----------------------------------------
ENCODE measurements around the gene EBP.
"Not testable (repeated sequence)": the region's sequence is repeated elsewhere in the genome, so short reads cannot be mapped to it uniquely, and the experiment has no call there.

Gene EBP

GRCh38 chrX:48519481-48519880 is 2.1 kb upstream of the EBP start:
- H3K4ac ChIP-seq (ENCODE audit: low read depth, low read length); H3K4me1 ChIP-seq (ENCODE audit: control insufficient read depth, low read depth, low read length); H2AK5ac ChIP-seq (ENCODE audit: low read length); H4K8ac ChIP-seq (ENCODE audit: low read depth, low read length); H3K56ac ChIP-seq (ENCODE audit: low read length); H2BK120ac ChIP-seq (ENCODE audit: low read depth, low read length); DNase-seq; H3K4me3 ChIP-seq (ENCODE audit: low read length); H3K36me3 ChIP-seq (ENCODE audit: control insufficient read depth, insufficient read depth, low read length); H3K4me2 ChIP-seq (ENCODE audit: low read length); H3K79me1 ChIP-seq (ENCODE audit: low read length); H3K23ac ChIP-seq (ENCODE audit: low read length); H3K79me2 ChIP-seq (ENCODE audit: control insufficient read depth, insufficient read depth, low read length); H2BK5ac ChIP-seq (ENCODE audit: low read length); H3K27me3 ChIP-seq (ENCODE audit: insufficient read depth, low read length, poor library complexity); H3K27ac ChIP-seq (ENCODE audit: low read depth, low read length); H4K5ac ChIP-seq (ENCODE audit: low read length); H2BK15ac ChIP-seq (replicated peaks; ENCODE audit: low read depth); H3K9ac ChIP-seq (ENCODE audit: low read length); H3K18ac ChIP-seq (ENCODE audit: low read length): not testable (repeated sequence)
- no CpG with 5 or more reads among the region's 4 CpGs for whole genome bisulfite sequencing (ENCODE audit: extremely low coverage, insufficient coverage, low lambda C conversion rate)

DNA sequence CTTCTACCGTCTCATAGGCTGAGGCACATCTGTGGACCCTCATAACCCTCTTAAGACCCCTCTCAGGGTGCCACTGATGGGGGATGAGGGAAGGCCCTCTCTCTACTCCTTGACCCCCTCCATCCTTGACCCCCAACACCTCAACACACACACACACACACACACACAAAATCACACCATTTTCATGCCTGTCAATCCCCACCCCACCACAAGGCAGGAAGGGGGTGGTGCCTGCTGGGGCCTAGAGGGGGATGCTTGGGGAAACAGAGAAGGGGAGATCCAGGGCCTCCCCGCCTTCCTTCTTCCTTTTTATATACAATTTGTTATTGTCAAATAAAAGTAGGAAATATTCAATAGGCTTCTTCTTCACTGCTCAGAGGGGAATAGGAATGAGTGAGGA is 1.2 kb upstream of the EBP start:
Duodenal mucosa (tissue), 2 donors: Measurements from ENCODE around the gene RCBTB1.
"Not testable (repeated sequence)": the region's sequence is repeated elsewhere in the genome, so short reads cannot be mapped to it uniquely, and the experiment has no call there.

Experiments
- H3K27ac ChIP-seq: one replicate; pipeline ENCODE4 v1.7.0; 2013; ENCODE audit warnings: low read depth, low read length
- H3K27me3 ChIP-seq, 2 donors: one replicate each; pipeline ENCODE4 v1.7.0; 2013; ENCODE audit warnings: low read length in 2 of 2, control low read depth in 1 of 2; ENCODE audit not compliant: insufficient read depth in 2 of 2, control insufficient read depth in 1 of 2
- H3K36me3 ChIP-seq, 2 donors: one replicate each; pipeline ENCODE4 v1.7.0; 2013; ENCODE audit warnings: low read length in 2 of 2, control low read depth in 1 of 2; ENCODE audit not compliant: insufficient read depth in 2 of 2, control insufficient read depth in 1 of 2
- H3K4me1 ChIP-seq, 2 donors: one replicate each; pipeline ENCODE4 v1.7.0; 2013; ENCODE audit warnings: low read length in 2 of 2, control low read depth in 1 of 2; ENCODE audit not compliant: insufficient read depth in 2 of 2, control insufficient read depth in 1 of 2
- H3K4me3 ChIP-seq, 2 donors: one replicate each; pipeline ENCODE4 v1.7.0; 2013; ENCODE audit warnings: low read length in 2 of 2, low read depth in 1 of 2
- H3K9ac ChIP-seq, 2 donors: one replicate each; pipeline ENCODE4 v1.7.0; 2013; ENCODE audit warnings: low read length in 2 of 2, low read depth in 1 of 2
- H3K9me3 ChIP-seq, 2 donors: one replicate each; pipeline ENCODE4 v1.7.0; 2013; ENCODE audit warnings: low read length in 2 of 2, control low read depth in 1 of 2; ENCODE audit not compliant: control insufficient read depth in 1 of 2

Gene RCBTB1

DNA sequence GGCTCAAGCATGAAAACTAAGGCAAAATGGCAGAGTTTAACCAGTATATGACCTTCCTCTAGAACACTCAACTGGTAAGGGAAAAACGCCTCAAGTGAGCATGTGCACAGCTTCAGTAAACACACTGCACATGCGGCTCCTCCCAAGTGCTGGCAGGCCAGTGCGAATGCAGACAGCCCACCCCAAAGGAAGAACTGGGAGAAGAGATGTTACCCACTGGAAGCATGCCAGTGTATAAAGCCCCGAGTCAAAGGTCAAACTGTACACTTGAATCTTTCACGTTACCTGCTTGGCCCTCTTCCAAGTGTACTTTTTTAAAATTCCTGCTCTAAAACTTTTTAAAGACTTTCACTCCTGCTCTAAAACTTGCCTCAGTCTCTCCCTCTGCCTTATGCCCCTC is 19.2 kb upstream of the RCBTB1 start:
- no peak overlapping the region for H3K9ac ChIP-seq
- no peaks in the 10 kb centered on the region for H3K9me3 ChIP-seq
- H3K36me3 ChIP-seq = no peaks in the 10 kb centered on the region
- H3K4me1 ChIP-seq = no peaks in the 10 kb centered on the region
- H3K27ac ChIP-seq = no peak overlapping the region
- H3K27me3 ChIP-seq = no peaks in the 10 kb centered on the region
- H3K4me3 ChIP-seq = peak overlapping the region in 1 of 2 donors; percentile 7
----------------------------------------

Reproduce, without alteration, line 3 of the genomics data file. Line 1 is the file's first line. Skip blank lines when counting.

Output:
Gene EBP